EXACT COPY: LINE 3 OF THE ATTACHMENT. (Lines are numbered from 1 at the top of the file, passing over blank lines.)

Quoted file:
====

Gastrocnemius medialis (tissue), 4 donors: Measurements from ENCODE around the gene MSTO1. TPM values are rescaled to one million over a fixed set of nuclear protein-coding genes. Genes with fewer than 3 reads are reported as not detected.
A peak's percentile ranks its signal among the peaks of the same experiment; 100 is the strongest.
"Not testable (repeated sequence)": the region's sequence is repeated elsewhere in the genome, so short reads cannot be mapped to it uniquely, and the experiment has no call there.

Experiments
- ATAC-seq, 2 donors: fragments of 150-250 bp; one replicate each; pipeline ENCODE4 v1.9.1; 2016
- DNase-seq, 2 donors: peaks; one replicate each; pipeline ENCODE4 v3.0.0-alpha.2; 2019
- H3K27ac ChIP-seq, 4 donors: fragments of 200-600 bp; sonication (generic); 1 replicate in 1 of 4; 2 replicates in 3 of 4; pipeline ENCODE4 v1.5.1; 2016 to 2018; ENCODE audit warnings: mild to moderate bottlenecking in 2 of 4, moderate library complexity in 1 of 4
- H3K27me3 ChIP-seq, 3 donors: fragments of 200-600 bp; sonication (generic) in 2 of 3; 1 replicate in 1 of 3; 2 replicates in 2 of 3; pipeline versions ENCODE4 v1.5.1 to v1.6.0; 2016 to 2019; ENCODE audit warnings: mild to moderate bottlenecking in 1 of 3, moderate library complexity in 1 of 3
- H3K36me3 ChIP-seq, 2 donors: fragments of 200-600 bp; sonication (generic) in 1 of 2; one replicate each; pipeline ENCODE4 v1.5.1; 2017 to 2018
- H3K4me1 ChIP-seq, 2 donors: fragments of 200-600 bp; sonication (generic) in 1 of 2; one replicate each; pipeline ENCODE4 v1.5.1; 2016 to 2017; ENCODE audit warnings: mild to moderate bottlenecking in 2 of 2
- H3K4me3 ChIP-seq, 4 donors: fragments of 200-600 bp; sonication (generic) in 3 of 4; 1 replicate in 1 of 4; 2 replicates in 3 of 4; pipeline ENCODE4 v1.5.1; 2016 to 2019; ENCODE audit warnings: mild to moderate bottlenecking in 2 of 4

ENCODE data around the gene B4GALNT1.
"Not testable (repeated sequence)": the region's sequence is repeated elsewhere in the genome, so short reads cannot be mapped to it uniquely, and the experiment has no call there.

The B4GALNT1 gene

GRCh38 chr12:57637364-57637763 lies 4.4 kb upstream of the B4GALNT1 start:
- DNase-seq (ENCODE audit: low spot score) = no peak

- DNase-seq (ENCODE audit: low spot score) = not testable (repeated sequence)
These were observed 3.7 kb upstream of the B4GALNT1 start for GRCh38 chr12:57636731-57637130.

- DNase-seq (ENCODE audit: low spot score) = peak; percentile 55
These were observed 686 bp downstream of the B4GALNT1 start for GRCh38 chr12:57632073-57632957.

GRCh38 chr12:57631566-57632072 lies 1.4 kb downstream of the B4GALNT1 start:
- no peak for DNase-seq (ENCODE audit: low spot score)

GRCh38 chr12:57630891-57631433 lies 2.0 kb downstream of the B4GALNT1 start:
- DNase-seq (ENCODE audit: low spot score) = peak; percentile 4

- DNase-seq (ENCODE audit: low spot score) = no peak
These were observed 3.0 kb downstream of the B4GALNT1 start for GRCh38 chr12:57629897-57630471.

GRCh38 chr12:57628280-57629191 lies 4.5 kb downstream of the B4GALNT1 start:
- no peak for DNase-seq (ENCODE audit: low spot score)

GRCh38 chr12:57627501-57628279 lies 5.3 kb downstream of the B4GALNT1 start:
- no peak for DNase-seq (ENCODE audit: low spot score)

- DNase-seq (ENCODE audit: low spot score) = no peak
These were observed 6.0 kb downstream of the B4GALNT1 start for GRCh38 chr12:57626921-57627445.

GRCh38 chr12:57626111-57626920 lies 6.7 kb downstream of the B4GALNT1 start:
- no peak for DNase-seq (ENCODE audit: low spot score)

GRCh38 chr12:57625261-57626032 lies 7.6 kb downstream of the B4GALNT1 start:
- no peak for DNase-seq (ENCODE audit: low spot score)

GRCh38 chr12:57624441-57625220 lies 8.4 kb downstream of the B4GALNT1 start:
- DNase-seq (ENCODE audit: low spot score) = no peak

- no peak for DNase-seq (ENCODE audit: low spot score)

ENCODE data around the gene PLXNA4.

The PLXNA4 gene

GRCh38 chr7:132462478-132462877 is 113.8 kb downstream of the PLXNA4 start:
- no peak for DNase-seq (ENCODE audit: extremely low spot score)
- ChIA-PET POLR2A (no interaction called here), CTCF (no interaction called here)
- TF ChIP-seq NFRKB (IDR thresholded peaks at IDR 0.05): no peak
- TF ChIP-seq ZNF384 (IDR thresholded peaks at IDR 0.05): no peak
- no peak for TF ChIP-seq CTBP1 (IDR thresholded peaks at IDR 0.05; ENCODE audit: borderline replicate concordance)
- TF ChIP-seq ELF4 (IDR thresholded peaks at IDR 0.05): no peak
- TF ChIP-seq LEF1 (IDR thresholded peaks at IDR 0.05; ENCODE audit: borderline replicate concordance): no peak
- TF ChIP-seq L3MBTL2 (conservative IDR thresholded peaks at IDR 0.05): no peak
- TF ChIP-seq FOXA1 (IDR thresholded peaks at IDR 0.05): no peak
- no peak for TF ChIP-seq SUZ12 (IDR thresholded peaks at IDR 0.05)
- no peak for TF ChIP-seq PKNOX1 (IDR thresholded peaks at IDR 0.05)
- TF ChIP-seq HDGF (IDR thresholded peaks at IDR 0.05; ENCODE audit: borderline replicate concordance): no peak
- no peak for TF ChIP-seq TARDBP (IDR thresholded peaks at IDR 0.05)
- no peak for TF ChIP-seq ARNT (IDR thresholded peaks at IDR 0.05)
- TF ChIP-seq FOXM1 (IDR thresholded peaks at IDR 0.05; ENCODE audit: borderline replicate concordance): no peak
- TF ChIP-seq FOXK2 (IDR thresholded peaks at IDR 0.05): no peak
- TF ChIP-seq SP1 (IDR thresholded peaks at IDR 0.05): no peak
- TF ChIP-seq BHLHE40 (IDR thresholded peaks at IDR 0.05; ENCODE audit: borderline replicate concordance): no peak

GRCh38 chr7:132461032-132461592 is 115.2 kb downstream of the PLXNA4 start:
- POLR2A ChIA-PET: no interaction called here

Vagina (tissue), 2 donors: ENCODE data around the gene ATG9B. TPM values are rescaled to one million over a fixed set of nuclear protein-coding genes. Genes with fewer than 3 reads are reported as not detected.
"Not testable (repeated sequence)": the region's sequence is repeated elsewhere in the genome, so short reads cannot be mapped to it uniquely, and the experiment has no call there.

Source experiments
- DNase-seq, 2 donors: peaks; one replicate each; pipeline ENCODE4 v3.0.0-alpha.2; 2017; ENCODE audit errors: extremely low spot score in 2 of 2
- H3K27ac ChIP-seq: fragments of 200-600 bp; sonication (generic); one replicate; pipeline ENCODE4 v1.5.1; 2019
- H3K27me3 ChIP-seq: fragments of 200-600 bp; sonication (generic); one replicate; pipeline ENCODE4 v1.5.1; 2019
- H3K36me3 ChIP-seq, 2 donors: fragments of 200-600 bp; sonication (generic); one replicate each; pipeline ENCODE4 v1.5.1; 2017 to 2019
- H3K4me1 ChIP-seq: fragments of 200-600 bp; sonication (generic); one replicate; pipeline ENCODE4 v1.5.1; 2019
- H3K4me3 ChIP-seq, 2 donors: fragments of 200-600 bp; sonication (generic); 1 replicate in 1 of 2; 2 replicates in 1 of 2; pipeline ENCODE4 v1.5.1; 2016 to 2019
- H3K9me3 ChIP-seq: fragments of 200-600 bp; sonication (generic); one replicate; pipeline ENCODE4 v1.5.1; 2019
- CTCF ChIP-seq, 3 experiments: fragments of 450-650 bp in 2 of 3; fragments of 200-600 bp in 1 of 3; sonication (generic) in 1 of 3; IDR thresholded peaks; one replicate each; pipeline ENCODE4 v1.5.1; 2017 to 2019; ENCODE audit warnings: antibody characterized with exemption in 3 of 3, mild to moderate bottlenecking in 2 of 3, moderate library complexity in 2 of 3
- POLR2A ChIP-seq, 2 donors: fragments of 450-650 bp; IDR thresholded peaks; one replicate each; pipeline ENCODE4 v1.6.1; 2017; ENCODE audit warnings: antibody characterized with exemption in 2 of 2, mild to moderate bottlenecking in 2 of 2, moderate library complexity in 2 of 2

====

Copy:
"Not testable (repeated sequence)": the region's sequence is repeated elsewhere in the genome, so short reads cannot be mapped to it uniquely, and the experiment has no call there.